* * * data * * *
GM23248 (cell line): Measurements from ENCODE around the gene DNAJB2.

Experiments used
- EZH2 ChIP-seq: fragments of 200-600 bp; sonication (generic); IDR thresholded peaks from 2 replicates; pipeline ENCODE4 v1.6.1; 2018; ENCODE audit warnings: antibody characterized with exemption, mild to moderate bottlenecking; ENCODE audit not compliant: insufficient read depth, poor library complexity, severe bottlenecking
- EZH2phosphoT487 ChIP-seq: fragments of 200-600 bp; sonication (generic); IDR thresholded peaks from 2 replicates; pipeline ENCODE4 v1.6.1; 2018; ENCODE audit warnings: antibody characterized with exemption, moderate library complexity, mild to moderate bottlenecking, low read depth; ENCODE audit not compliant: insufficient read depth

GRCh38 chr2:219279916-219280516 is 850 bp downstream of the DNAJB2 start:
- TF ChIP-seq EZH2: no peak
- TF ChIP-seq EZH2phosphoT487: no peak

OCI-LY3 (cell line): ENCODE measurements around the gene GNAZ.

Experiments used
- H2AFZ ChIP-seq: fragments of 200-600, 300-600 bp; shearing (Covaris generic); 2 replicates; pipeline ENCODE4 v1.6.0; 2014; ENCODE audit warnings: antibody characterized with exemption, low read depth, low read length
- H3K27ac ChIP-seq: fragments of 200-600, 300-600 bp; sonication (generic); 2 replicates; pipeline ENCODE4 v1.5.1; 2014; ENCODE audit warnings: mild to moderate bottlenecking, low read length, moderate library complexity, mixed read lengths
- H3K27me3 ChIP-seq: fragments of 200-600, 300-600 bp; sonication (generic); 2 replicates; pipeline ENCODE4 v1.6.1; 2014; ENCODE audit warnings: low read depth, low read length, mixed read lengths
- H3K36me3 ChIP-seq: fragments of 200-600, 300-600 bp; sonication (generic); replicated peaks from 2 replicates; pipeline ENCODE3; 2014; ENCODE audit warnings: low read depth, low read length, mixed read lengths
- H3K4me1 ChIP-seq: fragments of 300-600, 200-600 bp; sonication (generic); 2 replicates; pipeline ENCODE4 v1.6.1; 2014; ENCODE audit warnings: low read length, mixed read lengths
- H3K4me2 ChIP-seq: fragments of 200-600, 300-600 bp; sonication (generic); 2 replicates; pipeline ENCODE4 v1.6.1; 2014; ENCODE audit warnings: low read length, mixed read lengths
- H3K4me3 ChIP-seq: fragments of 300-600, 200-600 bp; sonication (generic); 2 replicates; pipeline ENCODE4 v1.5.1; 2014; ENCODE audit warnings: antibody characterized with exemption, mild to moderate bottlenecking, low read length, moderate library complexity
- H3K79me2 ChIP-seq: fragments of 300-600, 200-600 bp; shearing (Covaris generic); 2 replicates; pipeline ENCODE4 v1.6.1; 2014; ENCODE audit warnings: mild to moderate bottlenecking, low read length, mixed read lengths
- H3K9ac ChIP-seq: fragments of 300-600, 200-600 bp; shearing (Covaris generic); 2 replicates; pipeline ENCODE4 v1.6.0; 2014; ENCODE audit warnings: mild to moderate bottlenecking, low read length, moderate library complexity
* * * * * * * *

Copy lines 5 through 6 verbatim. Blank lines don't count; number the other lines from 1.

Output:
GRCh38 chr2:219279916-219280516 is 850 bp downstream of the DNAJB2 start:
- TF ChIP-seq EZH2: no peak